Notice & Comment

Putting Agency Reason-Giving to the Test, by Kevin M. Stack 

*This is the fourth post on a symposium on Jed Stiglitz’s “The Reasoning State.” For other posts in the series, click here.

“[A]gencies do not have quite the prerogative of obscurantism reserved to legislatures.”  This observation, one of my favorites in the widely taught United States v. Nova Scotia Food Products Corp., describes fundamental features of U.S. public law. Whereas Congress may legislate without explaining what it seeks to do, agencies must expressly justify the reasonableness of their actions, and do so at the time they act.  

Why do agencies not have Congress’s “prerogative of obscurantism”? In Jed Stiglitz’s insightful and compelling book, The Reasoning State, he offers an explanation for the law’s divergent treatment of lawmaking by agencies and Congress, and with it, a general account of administrative law. Stiglitz argues that agencies’ greater burdens of articulation are part and parcel of the reason Congress delegates power to them. In a complex society, Stiglitz’s theory goes, the electorate is not able to assess whether Congress’s actions on substantive policy determinations are in the public’s own interests or simply doing the bidding of special interests. Congress in turn seeks to mitigate distrust in its own substantive choices. It does so by enacting legislation that establishes broad objectives or purposes, which the electorate is capable of evaluating, and otherwise delegating authority to another institution—the administrative agency—to make substantive decisions carrying forward those objectives subject to greater transparency, process, and reasoning requirements. According to Stiglitz, the greater transparency, process, and reasoning constraints that apply to administrative agencies enhance the credibility of agencies in ways that Congress’s own credibility cannot be augmented. In short, administrative law is not simply a response to delegation but part of the reason for it. The Reasoning State then reports the results of intriguing experiments which show that requiring reasons improves decisionmaking, especially when the decider knows his or her reasons will be subject to review, and those very reasons also increase the perceived quality of decisions.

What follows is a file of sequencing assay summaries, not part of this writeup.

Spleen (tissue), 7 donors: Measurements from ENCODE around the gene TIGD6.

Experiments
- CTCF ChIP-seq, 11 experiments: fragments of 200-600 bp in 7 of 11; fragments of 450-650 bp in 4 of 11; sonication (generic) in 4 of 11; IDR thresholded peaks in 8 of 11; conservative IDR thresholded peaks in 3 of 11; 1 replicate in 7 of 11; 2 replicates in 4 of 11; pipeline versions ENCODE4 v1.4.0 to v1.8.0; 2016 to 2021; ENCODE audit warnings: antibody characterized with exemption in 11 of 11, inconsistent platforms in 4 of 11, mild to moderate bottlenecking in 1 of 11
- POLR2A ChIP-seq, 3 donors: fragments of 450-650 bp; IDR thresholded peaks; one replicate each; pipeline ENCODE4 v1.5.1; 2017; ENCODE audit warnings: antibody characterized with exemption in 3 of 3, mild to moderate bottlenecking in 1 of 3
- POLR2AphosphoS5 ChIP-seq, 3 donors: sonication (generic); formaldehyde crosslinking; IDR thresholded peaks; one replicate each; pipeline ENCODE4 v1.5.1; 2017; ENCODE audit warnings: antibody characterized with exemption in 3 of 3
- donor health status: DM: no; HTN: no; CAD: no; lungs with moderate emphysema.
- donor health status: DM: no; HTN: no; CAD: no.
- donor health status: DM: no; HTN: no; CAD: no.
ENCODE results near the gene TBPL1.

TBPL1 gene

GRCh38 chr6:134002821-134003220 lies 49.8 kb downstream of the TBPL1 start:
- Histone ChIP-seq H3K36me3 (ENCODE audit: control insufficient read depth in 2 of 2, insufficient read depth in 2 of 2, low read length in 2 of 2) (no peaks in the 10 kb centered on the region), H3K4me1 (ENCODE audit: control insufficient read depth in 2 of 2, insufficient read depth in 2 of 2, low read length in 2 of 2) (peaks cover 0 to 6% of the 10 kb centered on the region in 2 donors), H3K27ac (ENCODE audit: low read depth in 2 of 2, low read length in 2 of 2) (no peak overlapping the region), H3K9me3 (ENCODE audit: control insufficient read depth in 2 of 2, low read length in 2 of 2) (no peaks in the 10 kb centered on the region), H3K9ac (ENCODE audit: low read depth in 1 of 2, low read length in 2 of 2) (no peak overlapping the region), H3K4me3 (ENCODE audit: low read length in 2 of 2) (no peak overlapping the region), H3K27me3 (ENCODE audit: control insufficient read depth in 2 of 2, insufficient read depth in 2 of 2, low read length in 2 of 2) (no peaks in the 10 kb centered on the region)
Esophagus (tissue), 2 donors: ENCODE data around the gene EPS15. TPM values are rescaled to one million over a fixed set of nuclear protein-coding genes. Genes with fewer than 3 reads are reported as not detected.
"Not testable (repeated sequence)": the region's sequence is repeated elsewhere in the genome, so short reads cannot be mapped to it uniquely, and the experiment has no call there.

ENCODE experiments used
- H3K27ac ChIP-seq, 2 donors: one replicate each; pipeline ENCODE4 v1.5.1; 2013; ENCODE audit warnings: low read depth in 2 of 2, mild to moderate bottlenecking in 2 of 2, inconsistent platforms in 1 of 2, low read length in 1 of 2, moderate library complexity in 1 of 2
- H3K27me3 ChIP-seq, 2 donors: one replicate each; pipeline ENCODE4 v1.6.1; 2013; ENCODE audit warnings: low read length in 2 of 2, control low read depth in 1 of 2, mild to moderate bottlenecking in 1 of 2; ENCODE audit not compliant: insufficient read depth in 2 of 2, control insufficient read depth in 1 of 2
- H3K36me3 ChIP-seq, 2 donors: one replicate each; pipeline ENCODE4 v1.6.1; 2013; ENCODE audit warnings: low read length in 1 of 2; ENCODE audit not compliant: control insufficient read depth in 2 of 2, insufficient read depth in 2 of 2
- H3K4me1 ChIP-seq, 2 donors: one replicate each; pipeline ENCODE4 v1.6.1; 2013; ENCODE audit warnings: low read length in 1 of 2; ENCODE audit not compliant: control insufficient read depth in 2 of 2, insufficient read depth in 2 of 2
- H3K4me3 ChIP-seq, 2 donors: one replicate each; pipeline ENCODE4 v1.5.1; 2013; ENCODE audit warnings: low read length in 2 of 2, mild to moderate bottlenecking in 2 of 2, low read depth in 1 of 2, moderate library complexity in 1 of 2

The Reasoning State thus offers a startingly original theory of the connections between delegation and administrative constraints—and the shape of many familiar doctrines and practices in the administrative state, one complements and provides some counterpoints to Jerry Mashaw’s account of reasoned decisionmaking in Reasoned Administration and Democratic Legitimacy and other writings. My brief contribution here to celebrating the achievements of The Reasoning State focuses on probing two separate points: (1) suggesting that Stiglitz’s theory has stronger implications for the framework of judicial review of agency action on the question of interpretive deference than Stiglitz traces; and (2) urging that an important next step in advancing Stiglitz’s project is to evaluate the constraint reason-giving creates on decisionmakers once a set of reasons has been given.